In September 1939, aged seven, I stood on a platform at King’s Cross Station, waiting to be taken somewhere. I didn’t know where and I didn’t really know why. But, most of all, I couldn’t see why all the parents and children seemed to be crying.
My brother, Elliott, was with me and, as the cold fish of the family, he certainly wasn’t crying. But our nanny, Maudie (known to me as ‘Cuddly Bit’) was becoming emotional and hiding it by reminding us to behave when we arrived at the other end. I was sensing that our separation from our family in Tottenham, north London, could be quite lengthy.
I saw no reason to cry. This was simply the most exciting thing ever to have happened to me.
Elliott and I boarded a train for Biggleswade, Bedfordshire – where 30 of us evacuees walked up a wide street in the town with an adult supervisor. We stayed on the right side, which had more gentrified homes, as the supervisor asked each woman who came to the door to take one of us.
The day turned into the most humiliating experience of my short life. The women looked for the neatest and sweetest little girl. After all the girls had gone, the women expressed resentment that only boys were left. Eventually all the single boys were housed and only my brother and I were left. No one wanted us. I remember a burning resentment and a vision of being left in the street to die. Then these horrible people would all be sorry.
But, in the end, we came to a bungalow where, to the supervisor’s relief, a woman was persuaded to take us. Perhaps she was induced by the reminder that she would get two payments instead of one.
In this bungalow lived a husband and wife, who would come to treat my brother and I very well. The trouble was that they were the most unemotional Anglo-Saxons imaginable. To a seven-year old from a Jewish family, this was beyond comprehension.
Looking back, they remain the coldest people I have ever met. Still, they had one extravagance. Every Saturday evening, they went to a pub or a dance hall. And every Saturday evening, Elliott and I were left a salad and a pork pie. The idea made me feel sick. How could I tell them I didn’t eat pork? They didn’t know that I was Jewish or that Jews don’t eat pork. So, every week, Elliott happily scoffed his pie, while I made do with salad.
Even if they weren’t what I was used to, this couple had agreed to take us in when no one else would. And I had many exciting experiences in Biggleswade. I remember sitting on a culvert watching the train tracks when the silence of the evening was broken by the hollow clank of a train signal. Then the Flying Scotsman roared past, almost overwhelming my senses. Within seconds, it had disappeared, and all that was left was steam. In these moments I came to love steam trains.
Another fresh excitement was bringing in the harvest. Steam-rollers were still in use, and local farmers were all eager to take part. Their keenness was explained once the crop had been cut, to leave a square of standing corn. At a signal, the corn was beaten and the farmers, armed with shotguns, opened fire on the multitude of rabbits that burst forth. The scene gave instant meaning to the then-current Flanagan and Allen song, with its refrain: ‘Run rabbit, run rabbit, run, run, run. Don’t give the farmer his fun, fun, fun!’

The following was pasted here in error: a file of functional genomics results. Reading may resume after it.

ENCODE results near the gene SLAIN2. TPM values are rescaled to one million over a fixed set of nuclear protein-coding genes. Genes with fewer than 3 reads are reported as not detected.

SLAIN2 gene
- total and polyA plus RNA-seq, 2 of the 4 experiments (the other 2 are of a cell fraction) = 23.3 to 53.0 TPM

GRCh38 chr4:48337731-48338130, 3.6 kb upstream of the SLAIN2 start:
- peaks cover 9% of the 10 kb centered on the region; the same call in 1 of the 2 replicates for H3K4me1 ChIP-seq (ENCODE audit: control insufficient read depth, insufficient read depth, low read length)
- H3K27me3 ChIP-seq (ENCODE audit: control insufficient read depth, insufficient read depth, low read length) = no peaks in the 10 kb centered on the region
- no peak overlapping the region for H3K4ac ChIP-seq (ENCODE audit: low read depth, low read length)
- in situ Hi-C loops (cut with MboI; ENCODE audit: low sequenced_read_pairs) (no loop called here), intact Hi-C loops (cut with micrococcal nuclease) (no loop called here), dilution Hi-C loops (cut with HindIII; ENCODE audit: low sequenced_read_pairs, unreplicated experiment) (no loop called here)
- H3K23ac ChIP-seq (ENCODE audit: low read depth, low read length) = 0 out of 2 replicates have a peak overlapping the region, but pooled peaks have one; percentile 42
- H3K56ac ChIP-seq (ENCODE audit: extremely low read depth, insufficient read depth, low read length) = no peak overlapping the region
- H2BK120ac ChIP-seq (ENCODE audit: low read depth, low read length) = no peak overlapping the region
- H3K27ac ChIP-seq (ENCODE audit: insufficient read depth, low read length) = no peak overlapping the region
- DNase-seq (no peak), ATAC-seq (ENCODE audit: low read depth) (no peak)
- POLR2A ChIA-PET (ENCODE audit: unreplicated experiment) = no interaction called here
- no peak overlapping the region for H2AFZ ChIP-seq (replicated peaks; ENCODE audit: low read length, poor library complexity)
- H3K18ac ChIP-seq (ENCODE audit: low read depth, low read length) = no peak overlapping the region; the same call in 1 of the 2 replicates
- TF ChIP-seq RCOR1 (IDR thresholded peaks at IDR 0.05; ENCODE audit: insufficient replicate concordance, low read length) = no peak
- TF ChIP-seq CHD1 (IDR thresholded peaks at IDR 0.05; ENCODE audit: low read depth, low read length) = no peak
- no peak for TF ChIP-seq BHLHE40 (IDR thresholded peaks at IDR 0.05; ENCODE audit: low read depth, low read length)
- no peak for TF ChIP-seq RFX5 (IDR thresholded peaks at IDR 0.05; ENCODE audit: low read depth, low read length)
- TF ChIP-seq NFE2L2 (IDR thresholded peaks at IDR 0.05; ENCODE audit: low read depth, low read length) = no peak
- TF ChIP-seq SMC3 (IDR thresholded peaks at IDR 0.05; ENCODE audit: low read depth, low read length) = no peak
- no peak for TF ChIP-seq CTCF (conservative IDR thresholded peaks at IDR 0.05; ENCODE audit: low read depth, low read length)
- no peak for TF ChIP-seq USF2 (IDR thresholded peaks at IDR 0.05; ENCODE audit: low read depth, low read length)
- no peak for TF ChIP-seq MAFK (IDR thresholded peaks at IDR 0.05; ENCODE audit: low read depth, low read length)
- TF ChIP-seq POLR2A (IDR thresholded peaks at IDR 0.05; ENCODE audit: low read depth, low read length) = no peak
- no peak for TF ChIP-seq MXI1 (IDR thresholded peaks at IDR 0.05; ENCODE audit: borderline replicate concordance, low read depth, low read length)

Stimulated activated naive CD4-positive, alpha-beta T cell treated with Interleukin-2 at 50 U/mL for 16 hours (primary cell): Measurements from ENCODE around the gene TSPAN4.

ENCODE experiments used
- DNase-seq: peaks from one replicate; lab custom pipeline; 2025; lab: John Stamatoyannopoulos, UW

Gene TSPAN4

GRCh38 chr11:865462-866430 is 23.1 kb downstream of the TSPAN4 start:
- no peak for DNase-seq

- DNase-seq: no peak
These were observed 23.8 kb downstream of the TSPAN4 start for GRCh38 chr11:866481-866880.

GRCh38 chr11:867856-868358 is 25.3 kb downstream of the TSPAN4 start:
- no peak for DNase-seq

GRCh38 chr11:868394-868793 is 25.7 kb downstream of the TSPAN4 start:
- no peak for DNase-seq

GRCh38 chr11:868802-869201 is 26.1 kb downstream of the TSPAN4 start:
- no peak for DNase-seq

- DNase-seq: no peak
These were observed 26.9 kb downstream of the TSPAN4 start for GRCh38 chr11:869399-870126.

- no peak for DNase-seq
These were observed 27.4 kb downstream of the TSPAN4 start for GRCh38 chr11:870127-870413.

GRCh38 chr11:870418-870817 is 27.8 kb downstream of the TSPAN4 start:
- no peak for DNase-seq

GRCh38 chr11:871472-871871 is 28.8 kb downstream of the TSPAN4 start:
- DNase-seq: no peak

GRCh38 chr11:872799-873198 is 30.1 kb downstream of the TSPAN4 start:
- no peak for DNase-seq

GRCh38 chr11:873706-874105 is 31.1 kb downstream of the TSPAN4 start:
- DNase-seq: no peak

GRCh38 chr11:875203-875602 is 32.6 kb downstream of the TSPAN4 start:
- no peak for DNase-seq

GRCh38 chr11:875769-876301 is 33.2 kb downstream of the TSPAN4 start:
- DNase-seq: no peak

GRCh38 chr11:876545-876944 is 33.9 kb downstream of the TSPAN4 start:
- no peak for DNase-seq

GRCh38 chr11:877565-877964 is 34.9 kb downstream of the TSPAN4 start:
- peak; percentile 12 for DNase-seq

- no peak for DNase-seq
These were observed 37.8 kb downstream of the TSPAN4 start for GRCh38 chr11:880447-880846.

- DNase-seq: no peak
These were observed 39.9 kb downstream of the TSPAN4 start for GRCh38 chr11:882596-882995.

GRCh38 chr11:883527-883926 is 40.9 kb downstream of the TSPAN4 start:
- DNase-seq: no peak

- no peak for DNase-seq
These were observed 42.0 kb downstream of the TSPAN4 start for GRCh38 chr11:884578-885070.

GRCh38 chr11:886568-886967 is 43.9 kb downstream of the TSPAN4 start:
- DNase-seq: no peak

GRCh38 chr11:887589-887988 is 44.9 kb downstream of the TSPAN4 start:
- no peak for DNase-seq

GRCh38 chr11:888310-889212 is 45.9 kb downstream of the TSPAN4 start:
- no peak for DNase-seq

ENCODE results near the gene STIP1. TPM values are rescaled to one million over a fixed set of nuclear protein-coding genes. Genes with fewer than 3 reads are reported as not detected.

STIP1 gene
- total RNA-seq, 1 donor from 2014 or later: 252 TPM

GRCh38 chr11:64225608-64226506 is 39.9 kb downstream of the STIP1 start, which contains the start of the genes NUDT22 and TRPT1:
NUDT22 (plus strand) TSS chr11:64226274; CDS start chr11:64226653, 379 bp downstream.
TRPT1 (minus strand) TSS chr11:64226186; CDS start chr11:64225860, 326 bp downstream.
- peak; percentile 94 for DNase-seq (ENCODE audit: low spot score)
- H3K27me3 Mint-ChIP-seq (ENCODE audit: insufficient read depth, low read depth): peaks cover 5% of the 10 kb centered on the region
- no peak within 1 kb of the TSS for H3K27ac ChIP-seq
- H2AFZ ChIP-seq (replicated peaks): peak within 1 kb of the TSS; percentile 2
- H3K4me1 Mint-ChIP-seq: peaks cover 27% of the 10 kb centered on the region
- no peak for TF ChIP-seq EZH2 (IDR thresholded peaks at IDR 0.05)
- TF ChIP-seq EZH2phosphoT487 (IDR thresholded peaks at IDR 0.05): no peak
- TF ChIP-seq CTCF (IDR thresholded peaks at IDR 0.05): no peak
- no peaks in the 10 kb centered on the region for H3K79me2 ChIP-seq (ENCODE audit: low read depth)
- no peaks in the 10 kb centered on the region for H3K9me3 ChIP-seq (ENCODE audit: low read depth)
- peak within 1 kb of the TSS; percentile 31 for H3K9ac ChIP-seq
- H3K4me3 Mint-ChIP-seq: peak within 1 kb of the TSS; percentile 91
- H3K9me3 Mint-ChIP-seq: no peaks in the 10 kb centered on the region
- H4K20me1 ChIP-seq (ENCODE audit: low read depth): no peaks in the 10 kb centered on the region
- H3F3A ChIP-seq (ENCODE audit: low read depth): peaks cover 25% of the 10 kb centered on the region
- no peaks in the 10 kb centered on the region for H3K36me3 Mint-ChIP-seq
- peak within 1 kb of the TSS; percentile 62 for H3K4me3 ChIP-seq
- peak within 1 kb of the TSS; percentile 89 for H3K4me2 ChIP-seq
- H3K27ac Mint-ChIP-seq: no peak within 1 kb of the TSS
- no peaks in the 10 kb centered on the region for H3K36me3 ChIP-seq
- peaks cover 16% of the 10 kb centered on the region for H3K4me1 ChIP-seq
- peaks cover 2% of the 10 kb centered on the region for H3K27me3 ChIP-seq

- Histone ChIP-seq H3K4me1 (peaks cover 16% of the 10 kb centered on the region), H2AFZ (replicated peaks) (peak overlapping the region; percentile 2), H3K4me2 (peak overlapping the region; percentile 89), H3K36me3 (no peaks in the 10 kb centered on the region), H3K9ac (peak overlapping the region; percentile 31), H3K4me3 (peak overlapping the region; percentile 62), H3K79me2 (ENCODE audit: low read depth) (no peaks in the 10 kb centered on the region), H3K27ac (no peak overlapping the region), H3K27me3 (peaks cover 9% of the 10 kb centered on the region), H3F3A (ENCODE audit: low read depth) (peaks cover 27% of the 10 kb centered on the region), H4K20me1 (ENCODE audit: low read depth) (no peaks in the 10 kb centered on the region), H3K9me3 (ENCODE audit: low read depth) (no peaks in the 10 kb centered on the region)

While I hated seeing the slaughter of the cornered rabbits, I knew, in my heart, how lucky I was to participate in one of the last rural English harvests. I may have received no formal schooling in Biggleswade, but I was spending my time well.
Elliott and I spent two months in Bedfordshire before we were brought home by Maudie when it seemed the feared German bomber onslaught wasn’t going to materialise.
But I was to be evacuated twice more. First to Caerphilly, where I stayed with a wonderfully warm-hearted mining family who allowed us to run free over the castle and its surrounding countryside. And finally to Aldershot, where Maudie and I stayed with her relatives.
In Aldershot, we were visited by another member of my family. My older brother, Sam, was a pilot-in-training with the RAF. While on a training flight in a Wellington bomber, he picked out our house as a landmark, and flew over it at low level. I confirmed he had found the right house by running out into the garden and waving madly.
It was only after the Blitz ended in May 1941 that I returned to London to stay. While my education was hampered by evacuation (I barely attended school), my excitement would never be repeated.
Whatever the many battles I have fought in my life since the war, none has involved an opponent determined to take the liberty of my country – and my life as a Jew.
Lionel Levine is a lawyer who lives in Nassau